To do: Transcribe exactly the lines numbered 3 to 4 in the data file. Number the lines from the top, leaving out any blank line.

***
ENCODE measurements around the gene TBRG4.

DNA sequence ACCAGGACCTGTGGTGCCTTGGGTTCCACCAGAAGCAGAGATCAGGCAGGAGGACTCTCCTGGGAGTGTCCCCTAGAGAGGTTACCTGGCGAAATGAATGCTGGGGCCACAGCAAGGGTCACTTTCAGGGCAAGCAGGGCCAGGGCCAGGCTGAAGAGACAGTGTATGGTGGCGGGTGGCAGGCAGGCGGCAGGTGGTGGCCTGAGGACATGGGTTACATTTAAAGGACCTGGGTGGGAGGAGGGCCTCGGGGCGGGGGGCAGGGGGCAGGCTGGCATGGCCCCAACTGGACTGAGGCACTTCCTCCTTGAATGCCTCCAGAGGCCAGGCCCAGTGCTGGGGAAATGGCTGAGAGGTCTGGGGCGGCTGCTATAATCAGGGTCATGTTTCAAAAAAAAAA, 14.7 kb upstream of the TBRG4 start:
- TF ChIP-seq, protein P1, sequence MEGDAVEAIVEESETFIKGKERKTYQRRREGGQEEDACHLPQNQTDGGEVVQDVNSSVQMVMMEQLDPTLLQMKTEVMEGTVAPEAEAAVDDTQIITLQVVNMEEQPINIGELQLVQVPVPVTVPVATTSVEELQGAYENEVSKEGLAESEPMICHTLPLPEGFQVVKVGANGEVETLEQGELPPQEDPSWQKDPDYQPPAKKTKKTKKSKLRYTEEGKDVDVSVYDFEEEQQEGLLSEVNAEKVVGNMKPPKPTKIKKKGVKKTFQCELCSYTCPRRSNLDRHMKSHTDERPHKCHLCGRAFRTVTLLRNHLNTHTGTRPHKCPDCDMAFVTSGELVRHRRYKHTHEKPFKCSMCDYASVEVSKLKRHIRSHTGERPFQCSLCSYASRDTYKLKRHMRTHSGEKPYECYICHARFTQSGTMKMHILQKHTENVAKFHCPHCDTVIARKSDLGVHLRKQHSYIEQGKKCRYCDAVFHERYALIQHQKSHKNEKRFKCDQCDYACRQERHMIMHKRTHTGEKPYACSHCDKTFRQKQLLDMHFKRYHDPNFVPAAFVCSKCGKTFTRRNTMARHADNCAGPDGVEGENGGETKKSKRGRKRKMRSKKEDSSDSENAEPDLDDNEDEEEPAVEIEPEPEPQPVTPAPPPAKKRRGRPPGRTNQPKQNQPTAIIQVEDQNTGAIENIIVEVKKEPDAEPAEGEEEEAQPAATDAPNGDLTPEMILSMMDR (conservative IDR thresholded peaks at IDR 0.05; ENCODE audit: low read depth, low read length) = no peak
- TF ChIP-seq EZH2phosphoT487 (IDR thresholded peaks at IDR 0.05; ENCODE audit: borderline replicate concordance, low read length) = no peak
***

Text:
- TF ChIP-seq, protein P1, sequence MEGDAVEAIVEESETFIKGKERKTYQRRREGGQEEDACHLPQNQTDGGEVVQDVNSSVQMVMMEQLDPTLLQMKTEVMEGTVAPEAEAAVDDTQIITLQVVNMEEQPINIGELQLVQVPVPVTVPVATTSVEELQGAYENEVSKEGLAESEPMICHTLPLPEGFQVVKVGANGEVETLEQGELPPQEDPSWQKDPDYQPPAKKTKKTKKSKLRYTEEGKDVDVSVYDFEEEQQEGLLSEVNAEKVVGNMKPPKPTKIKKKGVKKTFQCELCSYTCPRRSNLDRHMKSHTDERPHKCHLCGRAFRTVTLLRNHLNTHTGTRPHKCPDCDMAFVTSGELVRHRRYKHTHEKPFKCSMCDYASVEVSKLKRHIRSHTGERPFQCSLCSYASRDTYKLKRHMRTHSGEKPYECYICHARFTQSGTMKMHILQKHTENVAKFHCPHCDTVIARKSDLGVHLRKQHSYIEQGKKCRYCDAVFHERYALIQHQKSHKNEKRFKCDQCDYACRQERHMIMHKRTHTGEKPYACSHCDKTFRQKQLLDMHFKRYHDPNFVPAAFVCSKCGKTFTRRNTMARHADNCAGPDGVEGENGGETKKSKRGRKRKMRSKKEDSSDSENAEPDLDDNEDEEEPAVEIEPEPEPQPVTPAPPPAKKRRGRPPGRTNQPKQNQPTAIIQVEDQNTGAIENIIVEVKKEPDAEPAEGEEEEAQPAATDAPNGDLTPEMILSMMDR (conservative IDR thresholded peaks at IDR 0.05; ENCODE audit: low read depth, low read length) = no peak
- TF ChIP-seq EZH2phosphoT487 (IDR thresholded peaks at IDR 0.05; ENCODE audit: borderline replicate concordance, low read length) = no peak